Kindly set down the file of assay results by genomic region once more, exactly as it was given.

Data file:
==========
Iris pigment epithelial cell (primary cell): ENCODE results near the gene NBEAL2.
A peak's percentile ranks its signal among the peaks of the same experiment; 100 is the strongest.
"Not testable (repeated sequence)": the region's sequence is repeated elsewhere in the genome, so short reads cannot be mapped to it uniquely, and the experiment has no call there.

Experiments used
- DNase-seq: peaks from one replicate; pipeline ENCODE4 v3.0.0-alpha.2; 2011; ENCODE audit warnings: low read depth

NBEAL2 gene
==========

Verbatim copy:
Iris pigment epithelial cell (primary cell): ENCODE results near the gene NBEAL2.
A peak's percentile ranks its signal among the peaks of the same experiment; 100 is the strongest.
"Not testable (repeated sequence)": the region's sequence is repeated elsewhere in the genome, so short reads cannot be mapped to it uniquely, and the experiment has no call there.

Experiments used
- DNase-seq: peaks from one replicate; pipeline ENCODE4 v3.0.0-alpha.2; 2011; ENCODE audit warnings: low read depth

NBEAL2 gene